Two Broadway shows — The Illusionists and The Elephant Man – are opening in December, as are a handful of Off-Broadway and Off-Off Broadway# plays and musicals.
Below is a list, organized chronologically by opening date, with descriptions. Each title is linked to a relevant website.
Nothing, of course, is guaranteed about any of these shows, even those that seem the most promising. (This is why I write reviews.)
Color key: Broadway: Red. Off Broadway: Blue. Off Off Broadway: Green.
* Asterisks are next to those shows to which I have been invited (and plan) to review as of this writing.
A “not-for-the-kiddies musical” about Snow White “and her posse of disenchanted princesses.”
*The Illusionists (Marriot Marquis Theater)
Seven illusionists perform magic and illusion. Broadway is a stop on their world tour.
The Irish Repertory Theater production of a new musical based on the short story by Truman Capote, starring Alice Ripley.
“The Bells of St. Mary’s meets The Exorcist in this outrageous satire that celebrates Hollywood Christmas movies, with a nod to the Carol Burnett Show. It’s the story of St. Celestine’s convent school’s annual Christmas pageant…”
Based on the true story of John Merrick, a horribly deformed man in the 19th century who was treated abominably, this second Broadway revival of the 1979 play gives movie heartthrob Bradley Cooper a chance to show his inner beauty. (The deformity is not actually depicted. The audience is asked to imagine it.)
The Immediate Family theater troupe cuts down Ibsen’s sprawling four-hour opus to ninety minutes: “Peer Gynt is a Norwegian boy enamored of folktales about trolls, giant reindeer, and emperors wealthy beyond imagining. As he grows up, his gift for spinning fanciful lies takes him on many adventures all over the world, but he soon loses sight of his true self within the fantasies he creates.”
Ayad Akhtar, the author of Disgraced on Broadway, has written a play about bout an American stockbroker (portrayed by Justin Kirk) who is kidnapped and tortured in a remote area of Pakistan, and negotiates to save his life.
“Twelve-year-old Ashleigh rules the Lady Jean Ladies, South Florida’s most exclusive horse club. News that her family’s stables are being sold and their horses killed for meat throws the Ladies into crisis in this dark comedy…”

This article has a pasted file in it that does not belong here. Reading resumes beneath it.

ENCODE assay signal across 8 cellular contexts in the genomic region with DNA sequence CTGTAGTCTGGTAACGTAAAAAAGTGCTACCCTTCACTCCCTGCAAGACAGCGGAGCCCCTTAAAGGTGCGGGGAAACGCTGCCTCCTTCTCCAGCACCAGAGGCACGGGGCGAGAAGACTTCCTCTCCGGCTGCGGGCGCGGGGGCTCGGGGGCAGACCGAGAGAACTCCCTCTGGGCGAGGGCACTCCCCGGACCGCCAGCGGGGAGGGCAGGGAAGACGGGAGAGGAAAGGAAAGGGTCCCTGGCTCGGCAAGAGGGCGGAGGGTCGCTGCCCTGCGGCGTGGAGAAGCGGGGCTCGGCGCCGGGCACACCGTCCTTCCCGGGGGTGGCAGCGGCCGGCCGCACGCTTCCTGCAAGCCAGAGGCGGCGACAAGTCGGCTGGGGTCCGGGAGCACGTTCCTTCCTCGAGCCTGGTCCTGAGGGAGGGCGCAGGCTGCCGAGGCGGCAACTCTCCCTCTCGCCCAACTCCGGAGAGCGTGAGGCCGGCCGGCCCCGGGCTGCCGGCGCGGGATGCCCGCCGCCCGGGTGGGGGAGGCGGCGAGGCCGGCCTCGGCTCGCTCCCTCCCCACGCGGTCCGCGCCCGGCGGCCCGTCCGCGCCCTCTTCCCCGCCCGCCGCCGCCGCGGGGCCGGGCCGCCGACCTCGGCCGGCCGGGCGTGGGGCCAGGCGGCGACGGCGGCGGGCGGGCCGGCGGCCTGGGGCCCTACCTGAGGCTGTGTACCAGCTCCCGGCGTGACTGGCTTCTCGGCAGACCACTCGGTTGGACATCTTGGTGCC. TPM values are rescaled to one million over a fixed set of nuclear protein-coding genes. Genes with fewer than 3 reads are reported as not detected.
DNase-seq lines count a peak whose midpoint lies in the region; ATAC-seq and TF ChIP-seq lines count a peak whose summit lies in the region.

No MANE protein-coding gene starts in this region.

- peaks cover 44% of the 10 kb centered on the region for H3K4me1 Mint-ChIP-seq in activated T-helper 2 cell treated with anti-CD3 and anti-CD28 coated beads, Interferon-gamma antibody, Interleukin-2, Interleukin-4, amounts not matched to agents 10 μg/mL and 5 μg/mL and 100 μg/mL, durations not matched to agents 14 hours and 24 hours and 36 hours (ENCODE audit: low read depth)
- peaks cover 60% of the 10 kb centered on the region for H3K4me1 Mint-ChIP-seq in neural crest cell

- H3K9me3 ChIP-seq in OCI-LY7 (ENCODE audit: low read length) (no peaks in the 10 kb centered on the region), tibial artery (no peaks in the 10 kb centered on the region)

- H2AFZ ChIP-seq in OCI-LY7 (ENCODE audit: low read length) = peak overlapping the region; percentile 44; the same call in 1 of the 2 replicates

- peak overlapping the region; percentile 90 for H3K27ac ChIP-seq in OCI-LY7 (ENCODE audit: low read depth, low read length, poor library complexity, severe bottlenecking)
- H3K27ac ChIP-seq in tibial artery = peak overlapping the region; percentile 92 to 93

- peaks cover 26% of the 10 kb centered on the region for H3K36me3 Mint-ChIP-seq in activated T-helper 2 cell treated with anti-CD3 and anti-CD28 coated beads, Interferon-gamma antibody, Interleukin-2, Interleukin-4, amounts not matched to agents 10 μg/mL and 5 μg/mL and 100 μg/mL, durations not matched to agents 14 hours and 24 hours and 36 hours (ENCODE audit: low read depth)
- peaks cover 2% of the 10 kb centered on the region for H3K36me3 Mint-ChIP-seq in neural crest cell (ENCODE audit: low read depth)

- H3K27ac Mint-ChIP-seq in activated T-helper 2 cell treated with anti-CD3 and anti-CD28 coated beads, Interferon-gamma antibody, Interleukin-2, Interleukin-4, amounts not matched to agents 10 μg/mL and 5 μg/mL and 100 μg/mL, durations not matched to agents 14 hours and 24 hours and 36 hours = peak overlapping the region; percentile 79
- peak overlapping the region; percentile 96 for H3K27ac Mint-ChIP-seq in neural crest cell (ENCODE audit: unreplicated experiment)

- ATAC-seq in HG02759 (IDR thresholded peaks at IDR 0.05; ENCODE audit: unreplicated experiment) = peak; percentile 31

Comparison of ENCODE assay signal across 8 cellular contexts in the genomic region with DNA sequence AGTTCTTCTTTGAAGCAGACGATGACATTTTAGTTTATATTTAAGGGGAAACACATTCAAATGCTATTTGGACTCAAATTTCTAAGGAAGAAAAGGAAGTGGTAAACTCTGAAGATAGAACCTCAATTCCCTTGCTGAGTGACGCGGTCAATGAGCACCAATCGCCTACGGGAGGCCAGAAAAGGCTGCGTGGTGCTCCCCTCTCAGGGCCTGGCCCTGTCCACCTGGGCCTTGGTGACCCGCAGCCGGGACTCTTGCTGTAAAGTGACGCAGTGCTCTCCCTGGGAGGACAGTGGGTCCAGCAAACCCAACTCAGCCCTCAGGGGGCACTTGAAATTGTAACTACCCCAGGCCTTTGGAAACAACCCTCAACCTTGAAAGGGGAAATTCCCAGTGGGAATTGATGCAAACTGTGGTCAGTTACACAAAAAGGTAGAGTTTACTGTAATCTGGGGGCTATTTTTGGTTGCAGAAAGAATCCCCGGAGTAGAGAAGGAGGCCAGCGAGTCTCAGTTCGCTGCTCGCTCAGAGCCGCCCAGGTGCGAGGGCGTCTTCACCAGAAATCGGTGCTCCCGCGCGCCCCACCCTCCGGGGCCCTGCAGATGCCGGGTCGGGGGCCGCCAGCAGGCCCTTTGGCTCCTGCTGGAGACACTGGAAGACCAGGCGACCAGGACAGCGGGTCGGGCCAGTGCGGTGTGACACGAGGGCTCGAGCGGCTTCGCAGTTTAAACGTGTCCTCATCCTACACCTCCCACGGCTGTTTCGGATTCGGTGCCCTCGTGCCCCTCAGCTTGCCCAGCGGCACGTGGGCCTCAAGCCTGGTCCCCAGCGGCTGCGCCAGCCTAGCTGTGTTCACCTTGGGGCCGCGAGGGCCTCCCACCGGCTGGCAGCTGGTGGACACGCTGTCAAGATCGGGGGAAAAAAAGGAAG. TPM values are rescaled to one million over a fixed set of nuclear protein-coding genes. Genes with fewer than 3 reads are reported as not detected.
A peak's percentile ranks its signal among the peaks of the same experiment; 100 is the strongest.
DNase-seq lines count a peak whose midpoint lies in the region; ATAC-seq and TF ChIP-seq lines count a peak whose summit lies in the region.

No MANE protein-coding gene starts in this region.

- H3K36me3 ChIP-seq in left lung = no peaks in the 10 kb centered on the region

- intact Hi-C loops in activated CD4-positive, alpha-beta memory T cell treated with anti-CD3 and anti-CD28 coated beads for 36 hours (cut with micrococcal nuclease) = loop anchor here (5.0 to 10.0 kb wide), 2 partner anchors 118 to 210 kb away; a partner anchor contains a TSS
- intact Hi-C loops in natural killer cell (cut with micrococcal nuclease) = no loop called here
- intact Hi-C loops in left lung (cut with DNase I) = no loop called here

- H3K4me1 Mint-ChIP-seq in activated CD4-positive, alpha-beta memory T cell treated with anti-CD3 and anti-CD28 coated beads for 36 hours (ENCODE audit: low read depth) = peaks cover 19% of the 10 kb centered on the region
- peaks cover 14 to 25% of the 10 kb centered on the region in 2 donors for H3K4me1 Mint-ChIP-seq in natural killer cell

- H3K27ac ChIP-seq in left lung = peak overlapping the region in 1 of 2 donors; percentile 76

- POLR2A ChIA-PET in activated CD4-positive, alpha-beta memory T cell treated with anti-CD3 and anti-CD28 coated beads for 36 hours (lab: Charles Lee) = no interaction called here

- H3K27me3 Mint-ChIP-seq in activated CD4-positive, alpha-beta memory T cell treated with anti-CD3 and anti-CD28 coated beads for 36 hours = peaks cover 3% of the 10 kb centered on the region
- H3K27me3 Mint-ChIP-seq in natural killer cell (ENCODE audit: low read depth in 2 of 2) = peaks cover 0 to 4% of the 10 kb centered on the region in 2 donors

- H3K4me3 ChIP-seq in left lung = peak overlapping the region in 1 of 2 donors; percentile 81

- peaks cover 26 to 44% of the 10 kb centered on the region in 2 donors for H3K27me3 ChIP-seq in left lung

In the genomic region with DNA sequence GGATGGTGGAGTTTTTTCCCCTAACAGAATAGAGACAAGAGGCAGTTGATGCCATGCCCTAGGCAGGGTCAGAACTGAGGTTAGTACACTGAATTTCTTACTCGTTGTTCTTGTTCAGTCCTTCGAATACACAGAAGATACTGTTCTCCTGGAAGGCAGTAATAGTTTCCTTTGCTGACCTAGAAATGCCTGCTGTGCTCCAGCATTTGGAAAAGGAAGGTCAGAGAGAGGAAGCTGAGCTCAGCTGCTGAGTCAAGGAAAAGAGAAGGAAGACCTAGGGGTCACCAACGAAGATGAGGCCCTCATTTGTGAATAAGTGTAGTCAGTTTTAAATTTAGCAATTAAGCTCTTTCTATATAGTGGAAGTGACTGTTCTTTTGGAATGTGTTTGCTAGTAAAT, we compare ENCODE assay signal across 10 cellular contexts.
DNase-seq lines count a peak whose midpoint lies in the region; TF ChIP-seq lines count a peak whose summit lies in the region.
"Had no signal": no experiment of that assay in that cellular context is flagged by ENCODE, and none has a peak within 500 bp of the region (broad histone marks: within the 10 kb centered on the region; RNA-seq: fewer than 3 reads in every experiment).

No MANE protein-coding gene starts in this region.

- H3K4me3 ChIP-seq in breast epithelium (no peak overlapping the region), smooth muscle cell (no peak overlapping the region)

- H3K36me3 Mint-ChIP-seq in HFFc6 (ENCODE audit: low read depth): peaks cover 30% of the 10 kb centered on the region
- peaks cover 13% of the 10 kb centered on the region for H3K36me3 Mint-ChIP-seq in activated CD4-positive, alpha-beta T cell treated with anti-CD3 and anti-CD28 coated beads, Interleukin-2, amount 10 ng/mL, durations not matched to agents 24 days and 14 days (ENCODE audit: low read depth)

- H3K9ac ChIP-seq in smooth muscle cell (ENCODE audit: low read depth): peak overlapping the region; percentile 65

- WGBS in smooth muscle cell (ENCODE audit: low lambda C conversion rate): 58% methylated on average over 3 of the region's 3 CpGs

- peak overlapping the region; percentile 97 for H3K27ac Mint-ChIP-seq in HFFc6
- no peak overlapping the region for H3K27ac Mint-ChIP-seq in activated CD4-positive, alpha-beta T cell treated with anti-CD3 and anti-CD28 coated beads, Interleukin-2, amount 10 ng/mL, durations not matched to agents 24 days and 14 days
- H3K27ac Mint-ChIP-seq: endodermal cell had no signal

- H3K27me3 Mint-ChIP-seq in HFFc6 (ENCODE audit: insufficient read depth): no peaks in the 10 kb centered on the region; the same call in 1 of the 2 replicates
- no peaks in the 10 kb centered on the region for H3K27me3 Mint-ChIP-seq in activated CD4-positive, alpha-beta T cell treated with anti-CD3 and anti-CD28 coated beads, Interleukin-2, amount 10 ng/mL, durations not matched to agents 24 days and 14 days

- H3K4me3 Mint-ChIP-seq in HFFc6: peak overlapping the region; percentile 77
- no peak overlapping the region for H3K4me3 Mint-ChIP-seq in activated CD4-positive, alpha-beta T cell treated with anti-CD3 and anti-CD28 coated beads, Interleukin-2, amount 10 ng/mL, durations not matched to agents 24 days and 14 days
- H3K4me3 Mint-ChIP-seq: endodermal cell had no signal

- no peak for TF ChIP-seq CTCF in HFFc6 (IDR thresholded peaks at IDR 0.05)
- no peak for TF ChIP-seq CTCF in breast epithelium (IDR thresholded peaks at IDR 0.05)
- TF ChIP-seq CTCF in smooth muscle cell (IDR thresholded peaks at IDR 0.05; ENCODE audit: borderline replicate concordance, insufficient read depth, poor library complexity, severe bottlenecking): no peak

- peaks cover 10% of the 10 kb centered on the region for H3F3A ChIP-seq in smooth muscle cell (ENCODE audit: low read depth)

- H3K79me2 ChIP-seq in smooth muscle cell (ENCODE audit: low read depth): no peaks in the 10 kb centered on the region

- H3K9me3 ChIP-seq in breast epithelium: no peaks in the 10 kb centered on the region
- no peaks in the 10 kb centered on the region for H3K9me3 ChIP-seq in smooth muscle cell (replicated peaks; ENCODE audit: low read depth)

“a theatrical experiment in the tradition of Grotowski and Meyerhold, finding ecstatic movement in the text of August Strindberg, Franz Kafka, Gertrude Stein and Charles Bukowski”
The musical about the guitar-strumming, folksong-composing rabbi, Shlomo Carlebach, and his unlikely friendship with Nina Simone, Soul Doctor had a brief run on Broadway, with a different cast. My review of the Broadway production.
A play by Duncan Macmillan well-received in the UK: “1. Ice cream, 2. Water fights, 3. Things with stripes, 4. Christopher Walken’s voice, 5. Rollercoasters. In Every Brilliant Thing, a young boy attempts to ease his mother’s depression by creating a list of all the best things in the world. Everything worth living for. Through adulthood, as the list grows, he learns the deep significance it has on his own life.”
Written by Samuel Hunter, who just won one of the McArthur “genius” awards and whose past plays I love, Pocatello has a cast of nine featuring T.R. Knight as Eddie, who manages an Italian chain restaurant in Pocatello, Idaho — “a small, unexceptional American city that is slowly being paved over with strip malls and franchises.”
“Singer and storyteller, Kate Dimbleby, accompanied by Naadia Sheriff on piano, explores the extraordinary songbook and story of cult favorite Dory Previn. The queen of 70’s confessional songwriters, Previn sang songs of emancipation and sweet revenge.”
#The list includes only a small selection of the shows Off-Off Broadway, only those running more than two weeks and with official opening dates. There are some greatly promising shows that fit neither of these criteria. One I’m planning to see this month, for example, is Send For The Million Men.